When you call the function, the value of the argument gets copied into the function parameter, if you like it visualize it, this is what is happening at function call:

itemCount = orderCount

a function parameter is only a placeholder until it gets value from an argument at function call

function only execute when called.

what so far is still surprising me (you are not the first) is that with the takeOrder function declaration and takeOrder function calls:

// function declaration with parameters topping and crustType
const takeOrder = (topping, crustType) => {
  orderCount++;
  console.log('Order: ' + crustType + ' pizza topped with ' + topping);
};

// three function calls with string arguments
takeOrder('mushroom', 'thin crust');
takeOrder('spinach', 'whole wheat');
takeOrder('pepperoni', 'brooklyn style');

the parameter and arguments are seemingly understood fine


#9

Thanks for your feedback. After I wrote the reply I tested what I suggested and it didn’t work, as you suggested.

I kind of understand what you’re saying here:

see the comments in the code, so you understand that the parameter (itemCount) is defined at function declaration, and the argument (orderCount) is passed at function call

When you call the function, the value of the argument gets copied into the function parameter, if you like it visualize it, this is what is happening at function call:

and I’ll just have to live with it, but you can kill me, but I don’t understand why orderCount gets passed into itemCount

I’m just thinking if I have a function relating to some thing else in the program, not relevant to counting orders, it would for some weird reason copy what’s in the orderCount and I don’t understand why or how…

I understand this part:

Function get’s called, value is stored in takeOrder … but there’s no command line for getSubTotal for any of the above values to be saved in there. How can itemCount know what’s stored in orderCount? Or why would it understand that functions were called 3 times?


#10

To understand why we use itemCount, you must first understand why we use parameters.

As of defining the function, the program does not know whether itemCount is a number, a string, a list, a dictionary, etc. As far as the program is concerned itemCount could be anything and, well, it could care less. It’s just a placeholder for whatever you pass into the function when you actually call it. In other words think of parameters like variables. Whenever you call a function, the argument you pass into it becomes the value for itemCount. For instance if you called:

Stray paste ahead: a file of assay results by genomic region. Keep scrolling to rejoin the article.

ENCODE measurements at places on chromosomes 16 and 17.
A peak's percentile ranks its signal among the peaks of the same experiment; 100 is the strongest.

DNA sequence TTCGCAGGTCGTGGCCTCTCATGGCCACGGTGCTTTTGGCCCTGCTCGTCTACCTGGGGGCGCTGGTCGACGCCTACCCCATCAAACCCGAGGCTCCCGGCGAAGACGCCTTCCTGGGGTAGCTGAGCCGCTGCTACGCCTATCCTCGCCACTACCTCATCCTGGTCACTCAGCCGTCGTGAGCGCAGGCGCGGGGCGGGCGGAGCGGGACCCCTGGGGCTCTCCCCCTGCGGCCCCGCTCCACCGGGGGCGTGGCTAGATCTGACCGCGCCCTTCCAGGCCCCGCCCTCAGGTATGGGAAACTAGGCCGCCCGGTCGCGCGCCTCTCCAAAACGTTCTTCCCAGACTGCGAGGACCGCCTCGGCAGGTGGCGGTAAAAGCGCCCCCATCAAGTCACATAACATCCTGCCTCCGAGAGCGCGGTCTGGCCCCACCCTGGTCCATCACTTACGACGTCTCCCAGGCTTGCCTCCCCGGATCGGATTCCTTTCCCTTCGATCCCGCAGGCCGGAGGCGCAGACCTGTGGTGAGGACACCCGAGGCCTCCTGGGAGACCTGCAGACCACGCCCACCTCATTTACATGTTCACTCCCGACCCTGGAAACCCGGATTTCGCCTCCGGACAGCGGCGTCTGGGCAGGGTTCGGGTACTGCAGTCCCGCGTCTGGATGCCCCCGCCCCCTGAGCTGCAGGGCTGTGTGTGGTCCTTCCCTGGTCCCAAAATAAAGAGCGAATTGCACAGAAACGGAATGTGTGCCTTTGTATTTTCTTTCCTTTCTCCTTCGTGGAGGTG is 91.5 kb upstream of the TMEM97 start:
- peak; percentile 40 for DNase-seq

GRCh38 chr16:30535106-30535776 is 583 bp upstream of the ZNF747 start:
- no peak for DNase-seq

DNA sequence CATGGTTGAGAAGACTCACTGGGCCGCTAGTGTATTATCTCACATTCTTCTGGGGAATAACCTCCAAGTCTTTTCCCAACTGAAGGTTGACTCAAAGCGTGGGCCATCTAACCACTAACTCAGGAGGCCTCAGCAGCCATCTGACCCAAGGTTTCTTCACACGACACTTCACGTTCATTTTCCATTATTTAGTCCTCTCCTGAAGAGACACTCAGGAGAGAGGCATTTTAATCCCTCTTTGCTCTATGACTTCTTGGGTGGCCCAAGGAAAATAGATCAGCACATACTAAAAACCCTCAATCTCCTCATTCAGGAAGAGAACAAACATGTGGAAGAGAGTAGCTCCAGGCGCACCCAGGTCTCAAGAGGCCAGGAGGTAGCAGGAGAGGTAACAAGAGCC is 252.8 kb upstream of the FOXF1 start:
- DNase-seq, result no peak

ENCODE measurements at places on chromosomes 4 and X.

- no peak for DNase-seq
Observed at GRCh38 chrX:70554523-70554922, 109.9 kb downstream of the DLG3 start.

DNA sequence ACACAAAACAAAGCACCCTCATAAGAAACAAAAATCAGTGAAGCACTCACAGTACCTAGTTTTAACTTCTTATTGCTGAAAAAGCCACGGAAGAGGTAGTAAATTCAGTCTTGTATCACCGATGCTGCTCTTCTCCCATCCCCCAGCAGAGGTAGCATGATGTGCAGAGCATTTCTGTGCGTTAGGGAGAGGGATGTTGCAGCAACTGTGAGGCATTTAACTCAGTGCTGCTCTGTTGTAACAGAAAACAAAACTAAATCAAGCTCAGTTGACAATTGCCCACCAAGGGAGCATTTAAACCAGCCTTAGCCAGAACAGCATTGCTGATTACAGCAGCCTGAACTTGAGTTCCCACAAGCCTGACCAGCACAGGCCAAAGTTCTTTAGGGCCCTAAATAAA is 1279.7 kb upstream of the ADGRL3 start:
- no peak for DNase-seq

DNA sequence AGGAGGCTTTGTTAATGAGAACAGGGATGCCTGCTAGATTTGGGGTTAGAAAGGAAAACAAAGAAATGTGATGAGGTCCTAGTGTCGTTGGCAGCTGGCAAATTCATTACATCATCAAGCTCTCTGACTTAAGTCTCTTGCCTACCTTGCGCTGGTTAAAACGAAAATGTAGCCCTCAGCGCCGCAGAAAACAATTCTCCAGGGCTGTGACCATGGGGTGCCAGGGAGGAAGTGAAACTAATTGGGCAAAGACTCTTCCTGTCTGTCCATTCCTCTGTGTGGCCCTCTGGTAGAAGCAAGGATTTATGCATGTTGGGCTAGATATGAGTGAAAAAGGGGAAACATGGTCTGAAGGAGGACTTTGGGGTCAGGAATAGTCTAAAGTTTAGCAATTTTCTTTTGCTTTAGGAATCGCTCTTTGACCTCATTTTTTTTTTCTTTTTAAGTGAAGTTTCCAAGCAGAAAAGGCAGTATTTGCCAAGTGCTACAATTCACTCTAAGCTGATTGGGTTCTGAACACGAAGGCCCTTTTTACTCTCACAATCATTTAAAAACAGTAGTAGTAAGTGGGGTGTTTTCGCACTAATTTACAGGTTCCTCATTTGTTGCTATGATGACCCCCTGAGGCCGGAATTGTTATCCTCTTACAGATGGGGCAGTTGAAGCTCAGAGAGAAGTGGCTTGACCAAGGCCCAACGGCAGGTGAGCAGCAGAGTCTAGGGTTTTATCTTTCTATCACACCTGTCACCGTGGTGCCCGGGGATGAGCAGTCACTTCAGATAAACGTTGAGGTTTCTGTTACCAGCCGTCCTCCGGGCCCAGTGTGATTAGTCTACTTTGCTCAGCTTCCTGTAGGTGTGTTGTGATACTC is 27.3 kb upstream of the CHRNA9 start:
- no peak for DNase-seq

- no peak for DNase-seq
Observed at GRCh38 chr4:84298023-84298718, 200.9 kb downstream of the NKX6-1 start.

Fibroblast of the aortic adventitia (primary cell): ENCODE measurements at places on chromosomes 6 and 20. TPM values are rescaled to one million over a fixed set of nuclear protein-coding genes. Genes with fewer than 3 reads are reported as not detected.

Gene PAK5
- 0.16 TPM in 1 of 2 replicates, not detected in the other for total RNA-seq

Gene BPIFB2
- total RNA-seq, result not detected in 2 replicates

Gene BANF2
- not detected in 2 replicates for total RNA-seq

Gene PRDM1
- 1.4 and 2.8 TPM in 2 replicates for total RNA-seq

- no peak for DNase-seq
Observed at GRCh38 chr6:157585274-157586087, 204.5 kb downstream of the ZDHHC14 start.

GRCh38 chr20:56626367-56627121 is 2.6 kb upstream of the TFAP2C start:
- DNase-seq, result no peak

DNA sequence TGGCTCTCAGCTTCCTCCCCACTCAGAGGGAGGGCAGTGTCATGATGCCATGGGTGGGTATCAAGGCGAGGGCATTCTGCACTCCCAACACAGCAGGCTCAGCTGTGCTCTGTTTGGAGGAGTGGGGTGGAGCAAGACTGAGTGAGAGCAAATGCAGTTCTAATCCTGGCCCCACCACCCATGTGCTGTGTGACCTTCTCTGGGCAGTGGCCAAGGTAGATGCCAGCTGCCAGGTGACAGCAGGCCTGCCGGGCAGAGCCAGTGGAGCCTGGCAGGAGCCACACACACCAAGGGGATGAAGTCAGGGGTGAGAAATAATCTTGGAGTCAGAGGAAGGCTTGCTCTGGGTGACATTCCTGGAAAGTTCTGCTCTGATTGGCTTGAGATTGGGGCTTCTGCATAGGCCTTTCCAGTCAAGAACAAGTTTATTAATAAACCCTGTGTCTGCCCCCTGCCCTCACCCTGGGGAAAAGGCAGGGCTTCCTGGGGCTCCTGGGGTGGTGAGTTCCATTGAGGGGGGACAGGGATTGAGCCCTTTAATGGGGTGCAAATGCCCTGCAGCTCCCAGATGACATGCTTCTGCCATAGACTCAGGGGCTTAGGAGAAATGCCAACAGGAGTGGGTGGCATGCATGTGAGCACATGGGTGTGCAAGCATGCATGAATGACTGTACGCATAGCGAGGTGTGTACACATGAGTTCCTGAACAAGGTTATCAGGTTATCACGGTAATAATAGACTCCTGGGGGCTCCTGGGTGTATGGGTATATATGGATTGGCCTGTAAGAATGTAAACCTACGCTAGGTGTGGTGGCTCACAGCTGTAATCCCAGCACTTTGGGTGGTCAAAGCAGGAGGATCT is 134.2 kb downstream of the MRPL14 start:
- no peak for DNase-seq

getSubTotal(orderCount);

You would essentially be telling the program to run getSubTotal(itemCount) except now, itemCount = orderCount. Until a function is actually called, the parameters you have set are valueless placeholders. Once you call the function and pass in arguments for those parameters, they take on value and purpose. What I mean by this is, if you did the following:

let orderCount = 0;

const takeOrder = (topping, crustType) => {
    orderCount++;
    console.log('Order: ' + crustType + ' pizza topped with ' + topping);
};

takeOrder('mushroom', 'thin crust');
takeOrder('spinach', 'whole wheat');
takeOrder('pepperoni', 'brooklyn style');

const getSubTotal = (itemCount) => {
    return itemCount * 7.5;
};

getSubTotal(orderCount);

Notice how I defined the function using itemCount as a parameter and then I called the function using orderCount as an argument. This is telling the program to run the code within getSubTotal(itemCount) but replace all mentions of itemCount with orderCount. Basically it does this:

return orderCount * 7.5;

This is why we use itemCount as we do in the function.


#11

Ok, this seems to give me a better idea how it works. I think I need to go practice a bit for every thing to sink in.

Is there a third party app which is good for running javascript and visible outputs - not just codecademy in the browser?
And I hope I’m not asking too much, are there websites that have more exercises to practice this concept?

One more thing, thanks for the great support. I’m sure I wouldn’t have grasped it if it weren’t for stetim and aquaphoenix. I appreciate your patience.


#12

There are plenty such websites/apps out there, one need only consult google to find them…


#13

Yes, I’ve seen websites, but was hoping an app for offline use. Never mind, I’ll google it. Thanks!


#14

look at this code:

const example = (parameter){
    console.log(parameter);
}

example("argument")

the "argument" at function call gets copied into the function parameter (which i named parameter to be convenient). This just happens, and needs to be accepted. Its how function works

what value? This seems to be where the confusion is coming from.

function parameters are placeholders, they get there values from the argument at function call.

There is nodeJS, once installed it can be used to run JS code:

https://nodejs.org/en/

the alternative is to use the browser, by making a local html and JS file you can cause output in the console (which is included in a web-browser) or to the webpage. Given the files are stored locally, they are read from hard hard drive so don’t require internet connection


#15

:face_with_raised_eyebrow:

I literally just explained this… lol :wink:


#16

actually, i was just repeating myself: (sometimes repeating helps)

i already mentioned it earlier (even before your reply)


#17

I know, I was just being jocular. :stuck_out_tongue_closed_eyes:


#18